Judy Diamond’s proprietary 401(k) plan benchmarking methodology assigns a 0 to 100 score for publicly reported retirement plans based on the most recent Form 5500 plan disclosure documents from the Department of Labor (DOL). Micro 401(k) plans, with 10 or fewer participants, had an average plan score of 68.3 out of 100, while plans with at least 100 participants scored 52.3 over the same period.
“There are a few reasons why the smallest plans are really driving ahead, and perhaps the most important factor is the participation rates,” Eric Ryles, managing director of Judy Diamond Associates, tells PLANSPONSOR. “If you have a company that has 10 employees and all 10 are participating, that’s 100% participation and that is fantastic.”
Ryles says 100% participation is fairly common in the micro-plan market. “But with the Fortune 500 companies on the other end of the size spectrum, just in their nature as larger employers, there is not much hope that they will get all the way to 100% participation,” he says. “So that’s one clear advantage for the smallest plans.”
Small 401(k) plans tend to be offered by more profitable small businesses, Ryles says. Small companies that are not overly profitable or successful are less likely to offer a retirement plan to workers. If they do, the retirement benefits are more likely to be delivered through the “SIMPLE IRA” arrangement, which provides small-business owners with a simplified method to contribute toward their employees’ and their own retirement savings.
“Smaller plans’ participation rates are generally more volatile than those of larger plans simply because each participant represents a larger share of the overall rate, which can have either an outsized positive or negative impact on the plan’s grade on that metric,” Ryles says. But participation rate is only one of seven metrics the firm examines.
Plan scores are calculated using an algorithm that considers key measures of a plan’s performance compared with other plans nationwide. Higher plan scores can result from comparatively higher participation rates, increases in contributions, higher rates of return, or an absence of certain signs of plan distress, such as corrective distributions or losses due to fraud. Metrics are either calculated based on a per-participant basis, such as change in employer contributions, or are not impacted by the size of the plan, such as rate of return.
The analysis also takes into account the movement of a plan’s scores on key metrics, Ryles says, so plans that are taking strong action to improve performance on certain metrics can climb quickly up the rankings.
The primary data source, the Form 5500, does not drill down into the specifics of plan features such as auto enrollment, so Judy Diamond cannot determine if certain features drive the rankings. “If you were to ask me to describe a good plan, I would tell you that a good plan is one in which the participants are supported by the plan sponsor, and the plan itself allows them the flexibility to meet their personal retirement goals,” Ryles says. A combination of plan design, investment choice and education is needed to encourage contribution and provide a range of choices to suit different risk profiles, he adds.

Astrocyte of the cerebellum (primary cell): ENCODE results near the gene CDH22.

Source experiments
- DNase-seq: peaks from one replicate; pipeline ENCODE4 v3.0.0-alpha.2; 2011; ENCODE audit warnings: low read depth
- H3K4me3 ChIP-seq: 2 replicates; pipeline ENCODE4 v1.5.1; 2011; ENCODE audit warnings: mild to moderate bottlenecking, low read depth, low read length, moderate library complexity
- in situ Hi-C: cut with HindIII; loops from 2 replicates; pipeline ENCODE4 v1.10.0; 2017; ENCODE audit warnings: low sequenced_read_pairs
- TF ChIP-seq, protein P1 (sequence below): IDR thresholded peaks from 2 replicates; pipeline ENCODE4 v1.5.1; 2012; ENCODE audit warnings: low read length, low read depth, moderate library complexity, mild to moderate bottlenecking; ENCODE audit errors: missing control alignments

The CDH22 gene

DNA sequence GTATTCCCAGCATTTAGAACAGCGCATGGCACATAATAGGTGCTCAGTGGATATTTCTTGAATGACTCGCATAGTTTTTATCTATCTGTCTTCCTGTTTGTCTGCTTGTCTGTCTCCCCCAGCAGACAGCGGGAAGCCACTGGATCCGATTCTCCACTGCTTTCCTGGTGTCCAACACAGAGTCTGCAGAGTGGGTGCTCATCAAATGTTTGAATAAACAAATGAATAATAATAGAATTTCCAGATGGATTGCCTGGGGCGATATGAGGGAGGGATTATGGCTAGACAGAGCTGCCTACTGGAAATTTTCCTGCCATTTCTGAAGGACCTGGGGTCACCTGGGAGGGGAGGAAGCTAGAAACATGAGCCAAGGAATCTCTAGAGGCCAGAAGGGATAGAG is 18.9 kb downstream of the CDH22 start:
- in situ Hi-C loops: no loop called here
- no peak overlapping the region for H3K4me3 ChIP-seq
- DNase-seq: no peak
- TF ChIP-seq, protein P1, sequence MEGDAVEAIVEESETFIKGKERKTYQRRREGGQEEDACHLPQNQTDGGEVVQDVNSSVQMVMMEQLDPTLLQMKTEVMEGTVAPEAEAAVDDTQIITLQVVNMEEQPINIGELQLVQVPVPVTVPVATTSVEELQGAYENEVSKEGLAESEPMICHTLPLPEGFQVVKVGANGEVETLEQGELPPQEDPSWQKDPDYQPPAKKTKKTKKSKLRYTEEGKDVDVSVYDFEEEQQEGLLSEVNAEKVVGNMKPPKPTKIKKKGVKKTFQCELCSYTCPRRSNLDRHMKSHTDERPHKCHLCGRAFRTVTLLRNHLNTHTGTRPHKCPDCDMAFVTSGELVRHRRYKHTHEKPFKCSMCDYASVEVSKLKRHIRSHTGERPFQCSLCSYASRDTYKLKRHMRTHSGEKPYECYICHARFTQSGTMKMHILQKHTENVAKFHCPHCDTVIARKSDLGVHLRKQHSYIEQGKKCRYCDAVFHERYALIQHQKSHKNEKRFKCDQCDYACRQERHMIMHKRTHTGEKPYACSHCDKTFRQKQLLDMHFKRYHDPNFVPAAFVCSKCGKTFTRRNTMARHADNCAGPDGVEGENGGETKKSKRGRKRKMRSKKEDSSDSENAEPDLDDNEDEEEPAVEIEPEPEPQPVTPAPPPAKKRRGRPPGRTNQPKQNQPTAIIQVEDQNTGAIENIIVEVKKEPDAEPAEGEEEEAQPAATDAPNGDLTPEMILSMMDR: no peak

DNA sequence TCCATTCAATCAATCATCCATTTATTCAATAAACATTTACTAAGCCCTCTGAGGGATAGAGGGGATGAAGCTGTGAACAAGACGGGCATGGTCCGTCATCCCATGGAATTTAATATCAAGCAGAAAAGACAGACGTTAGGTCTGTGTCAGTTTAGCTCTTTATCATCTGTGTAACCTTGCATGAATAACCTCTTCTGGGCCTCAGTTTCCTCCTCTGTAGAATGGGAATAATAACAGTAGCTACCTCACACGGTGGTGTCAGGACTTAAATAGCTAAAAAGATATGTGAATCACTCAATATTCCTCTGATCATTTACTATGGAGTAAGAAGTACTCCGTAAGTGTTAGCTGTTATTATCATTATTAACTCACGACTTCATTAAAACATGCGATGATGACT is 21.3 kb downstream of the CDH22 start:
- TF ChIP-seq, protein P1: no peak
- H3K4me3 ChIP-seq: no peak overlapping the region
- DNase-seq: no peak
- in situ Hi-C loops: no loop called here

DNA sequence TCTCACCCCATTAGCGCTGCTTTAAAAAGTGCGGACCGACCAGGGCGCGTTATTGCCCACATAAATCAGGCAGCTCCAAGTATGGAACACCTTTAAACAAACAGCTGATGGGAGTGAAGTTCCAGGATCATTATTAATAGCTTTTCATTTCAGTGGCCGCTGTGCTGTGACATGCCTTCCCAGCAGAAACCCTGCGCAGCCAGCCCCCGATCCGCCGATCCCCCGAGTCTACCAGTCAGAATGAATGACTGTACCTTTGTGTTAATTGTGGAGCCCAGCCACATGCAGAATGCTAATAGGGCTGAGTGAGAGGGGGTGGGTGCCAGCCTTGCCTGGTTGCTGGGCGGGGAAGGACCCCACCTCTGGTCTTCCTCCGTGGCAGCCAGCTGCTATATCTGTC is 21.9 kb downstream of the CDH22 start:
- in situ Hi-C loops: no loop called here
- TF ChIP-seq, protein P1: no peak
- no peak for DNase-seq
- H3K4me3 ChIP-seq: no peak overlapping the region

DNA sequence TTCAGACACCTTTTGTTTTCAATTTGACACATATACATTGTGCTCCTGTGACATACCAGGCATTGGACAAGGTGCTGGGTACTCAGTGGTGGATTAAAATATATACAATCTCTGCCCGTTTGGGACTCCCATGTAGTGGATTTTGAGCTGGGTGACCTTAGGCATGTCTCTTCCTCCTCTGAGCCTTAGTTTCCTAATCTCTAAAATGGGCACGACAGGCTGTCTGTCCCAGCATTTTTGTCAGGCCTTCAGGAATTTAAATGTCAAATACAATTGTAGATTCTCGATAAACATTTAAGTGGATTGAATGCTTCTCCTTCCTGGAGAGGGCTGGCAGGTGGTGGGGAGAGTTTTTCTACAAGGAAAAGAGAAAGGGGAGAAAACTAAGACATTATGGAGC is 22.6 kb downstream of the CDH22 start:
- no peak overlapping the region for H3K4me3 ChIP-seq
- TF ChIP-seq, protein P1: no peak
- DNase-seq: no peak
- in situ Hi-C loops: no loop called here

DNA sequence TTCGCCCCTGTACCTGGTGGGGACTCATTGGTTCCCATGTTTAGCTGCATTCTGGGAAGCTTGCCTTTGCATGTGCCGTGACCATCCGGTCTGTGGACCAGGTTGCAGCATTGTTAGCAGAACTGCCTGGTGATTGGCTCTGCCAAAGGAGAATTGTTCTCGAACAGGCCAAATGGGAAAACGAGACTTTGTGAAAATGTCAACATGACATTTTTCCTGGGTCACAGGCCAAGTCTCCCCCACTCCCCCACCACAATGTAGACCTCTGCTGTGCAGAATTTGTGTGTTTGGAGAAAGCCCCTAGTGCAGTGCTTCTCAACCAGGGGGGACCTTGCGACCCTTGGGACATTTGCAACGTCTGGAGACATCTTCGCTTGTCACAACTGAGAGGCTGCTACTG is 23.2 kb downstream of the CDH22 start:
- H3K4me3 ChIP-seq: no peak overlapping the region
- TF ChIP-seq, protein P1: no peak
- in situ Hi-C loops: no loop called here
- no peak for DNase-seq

The plan score is equally valid for small and large plans when looking at such a large sample size, Ryles says. A recently introduced Plan Score Barometer shows how a given plan’s score stacks up against the average score for plans of a similar size, geography and industry.
Other highlights from the research show that, for both the largest and smallest plans, two of the top three industries represented were health care and finance.
“It can be useful [for plan sponsors] to look at Form 5500 data in a new way, whether it’s by comparing the plan against national averages or even just realizing that their participation has been dropping over the past few years,” Ryles contends. “[Form] 5500s exist as a snapshot of how the plan looked at a certain time, but to get the full picture it’s helpful to step back and examine a string of them,” he notes. “One can easily notice trends among three- or five-year look-backs that are simply not obvious in a single filing.”
Judy Diamond looks at a plan and ranks the way it compares to all the other plans in the database. “We group them into ‘deciles,’ or ten equal groups into which a population can be divided according to the distribution of values for a particular series of variables. It’s a powerful way of looking at very large databases, which we have in the public Form 5500 materials,” Ryles explains. He cautions that the firm wants to be careful about suggesting that the scores rank plans as good or bad. “The whole point of using something rooted in data is that we don’t make judgment calls,” he says. “We are showing the attributes of a plan relative to its peer group, and relative to a benchmark of all other plans.”
More information is available at www.judydiamond.com.
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